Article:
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Finding the Art in Architecture

Cathedral of Toledo
Photo by Emma Hebertson

A country known for its art, Spain houses some of the world’s greatest masterpieces in its famous museums—the Prado, the Rein
a Sofia, and the Thyssen-Bornemisza. But arguably, the biggest works of art do not lie inside the walls nor even outside the walls . . . they are the walls.

Preserved in the walls of each building are stories of clashes of culture and reconciliations of religion, of ballads of battles and poems of peace.

Aqueduct of Segovia
Photo by Emma Hebertson


Perhaps the oldest architectural structure still standing on the Iberian Peninsula is the aqueduct of Segovia. Built by the Romans around the first century AD, it is one of the greatest works of Roman engineering—so much so that it was still in use during the 20th century.

In the fifth century AD, the Roman empire started to crumble, and the Visigoths replaced the Romans in Iberia. Their pre-romanesque building style was simple. The Visigoths weren’t around for long, though, before the Islamic Empire entered the scene.

Mosque-Cathedral of Cordoba
Photo by Emma Hebertson


The Moors lasted the longest in the southern region of Spain: Andalusia. In Cordoba, the capital of Muslim Spain, stands a famous mosque built between 784 AD and 987 AD, when the Islamic Empire was at its strongest. After the city was recaptured by the Christians two-anda-half centuries later, parts of it were added to and altered. Standing today is Cordoba’s famous “Mosque-Cathedral” that boasts both red-and-white horseshoe arches and a gold-encrusted mihrab of the Muslims and the vaulted ceilings and intricate chapels of the Christians.

Close by, Seville is home to the Royal Alcazar (the oldest Spanish palace still in use). The Alcazar was originally built by Muslim rulers in the tenth century, but it later became home to Christian monarchs, who updated the palace in several styles up until the 19th century. It features impressive Islamic multifoil arches and traditional plasterwork, as well as Gothic rib vaults and Renaissance friezes.

Just a thirty second walk from the Alcazar stands the largest Gothic-style cathedral in the world: the Cathedral of Seville. Also originally a mosque, this cathedral is an impressive piece of art that displays a famous minaretturned-bell tower, the Giralda, as well as the flying buttresses and stained glass windows that the Gothic style is known for.

The last Moorish city to fall to the invading Christians, Granada, is also home to the most impressive example of Islamic architecture in Europe. The Alhambra fortress, built in the thirteenth and fourteenth centuries, that towers above Granada. It features several palaces decorated with geometric Arabesque carvings, colorful tile mosaics, and honeycomb-like stalactite arches. These are features of the Mudejar style, a type of Spanish architecture that combines Islamic and Gothic Christian styles.

Generalife by the Alhambra
Photo by Emma Hebertson


In central Spain, we find the country’s magnum opus of High Gothic architecture: the Cathedral of Toledo. It displays all of the classic Gothic elements, including pointed arches and rose windows. Closely following the Gothic period is the first, transitional stage of the Spanish Renaissance. The Gothic-inspired Plateresque is a richly ornate style that resembled the work of silversmiths at the time. It is exemplified by San Juan de los Reyes, a monastery and chapel originally built to be the final resting place of Isabel and Ferdinand. The the monastery and the Cathedral of Toledo were fitting for Toledo, Spain’s capital, up until the sixteenth century, when the capital was moved to Madrid.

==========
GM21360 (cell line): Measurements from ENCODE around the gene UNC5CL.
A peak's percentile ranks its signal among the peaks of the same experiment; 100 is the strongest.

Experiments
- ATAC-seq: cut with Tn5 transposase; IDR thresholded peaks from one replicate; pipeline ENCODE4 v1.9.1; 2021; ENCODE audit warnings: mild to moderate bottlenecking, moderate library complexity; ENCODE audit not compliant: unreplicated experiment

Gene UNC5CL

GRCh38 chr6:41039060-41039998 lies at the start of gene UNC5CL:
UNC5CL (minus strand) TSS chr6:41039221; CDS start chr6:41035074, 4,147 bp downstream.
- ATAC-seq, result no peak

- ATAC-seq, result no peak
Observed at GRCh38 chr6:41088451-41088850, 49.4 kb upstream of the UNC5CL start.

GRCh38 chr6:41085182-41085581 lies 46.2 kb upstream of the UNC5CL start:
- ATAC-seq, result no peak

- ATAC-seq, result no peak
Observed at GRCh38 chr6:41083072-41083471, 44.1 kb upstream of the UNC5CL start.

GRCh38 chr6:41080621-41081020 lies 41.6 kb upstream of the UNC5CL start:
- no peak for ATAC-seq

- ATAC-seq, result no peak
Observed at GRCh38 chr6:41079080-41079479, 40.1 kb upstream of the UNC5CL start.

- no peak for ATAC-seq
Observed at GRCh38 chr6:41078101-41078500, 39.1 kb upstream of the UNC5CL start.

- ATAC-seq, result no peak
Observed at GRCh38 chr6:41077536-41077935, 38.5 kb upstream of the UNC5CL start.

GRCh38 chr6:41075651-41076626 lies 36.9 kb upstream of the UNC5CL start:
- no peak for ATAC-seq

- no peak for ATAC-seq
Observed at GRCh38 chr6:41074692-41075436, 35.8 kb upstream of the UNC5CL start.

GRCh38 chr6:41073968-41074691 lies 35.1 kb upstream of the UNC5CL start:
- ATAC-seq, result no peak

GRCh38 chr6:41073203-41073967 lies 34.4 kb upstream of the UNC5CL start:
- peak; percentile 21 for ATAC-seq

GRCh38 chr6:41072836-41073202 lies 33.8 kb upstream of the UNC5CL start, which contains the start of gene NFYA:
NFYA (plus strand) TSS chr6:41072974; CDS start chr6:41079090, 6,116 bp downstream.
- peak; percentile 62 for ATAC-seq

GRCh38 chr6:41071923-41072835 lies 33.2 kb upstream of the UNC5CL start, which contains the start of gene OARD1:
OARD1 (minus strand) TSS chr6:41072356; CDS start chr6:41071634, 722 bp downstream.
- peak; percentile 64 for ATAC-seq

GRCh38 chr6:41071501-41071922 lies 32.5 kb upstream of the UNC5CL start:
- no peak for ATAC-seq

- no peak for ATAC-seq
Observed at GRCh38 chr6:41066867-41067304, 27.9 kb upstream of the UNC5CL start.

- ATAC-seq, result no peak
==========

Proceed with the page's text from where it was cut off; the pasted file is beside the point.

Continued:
Royal Palace of Madrid
Photo by Emma Hebertson


Because of this timely move, Madrid and its surrounding towns house prime examples of Spanish architecture from the Renaissance onward. The second phase of the Spanish Renaissance brought in classical elements as an influence of the Italian Renaissance. But because of the Counter-Reformation occurring in severely Catholic Spain, the Spanish Renaissance architectural style was quite austere and minimalistic in comparison to other European countries. This is especially apparent in the third phase of the Renaissance: the Herrerian style of, for example, El Escorial.

Architectural flourish, however, came back in full force during the Baroque period. The Royal Palace of Madrid features these Baroque elements in both the exterior and interior, apparent in its vaulted dome and rows of pillars on the outside and ornamental decoration and frescoes on the inside.

Spain’s capital also boasts a number of examples of Neoclassical architecture. The famous Plaza de Cibeles is a square in Madrid’s city center, featuring the Baroquestyle Cybele Palace (now serving as the city hall) and the Neoclassical statue of Cybele. Just down the street is Spain’s largest and most well-known art museum, the Prado, also built in the Neoclassical style.

Park Guell in Barcelona
Photo by Emma Hebertson


The last great architectural movement in Spain was Modernisme, a version of Art Nouveau, led by Spain’s most famous architect in Barcelona. Antoni Gaudi is most known for his design of Barcelona’s cathedral Sagrada Familia and Park Güell, the latter of which is now a touristic emblem of the city. Characterized by freedom of form and variety of color and texture, Gaudi’s Modernism is highly recognizable, especially in the inside structure of la Sagrada Familia.

Spain built its soul into works of art that will stand for centuries so that the future will never be able to shake its past. Next time you find yourself in Spain, remember that the greatest works of art aren’t always found in museums—you can find the art in architecture.

—Emma Hebertson